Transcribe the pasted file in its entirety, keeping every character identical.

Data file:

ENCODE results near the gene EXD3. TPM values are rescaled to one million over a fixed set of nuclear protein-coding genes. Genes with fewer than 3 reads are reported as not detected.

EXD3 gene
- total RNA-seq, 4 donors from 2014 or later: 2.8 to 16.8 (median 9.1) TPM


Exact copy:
ENCODE results near the gene EXD3. TPM values are rescaled to one million over a fixed set of nuclear protein-coding genes. Genes with fewer than 3 reads are reported as not detected.

EXD3 gene
- total RNA-seq, 4 donors from 2014 or later: 2.8 to 16.8 (median 9.1) TPM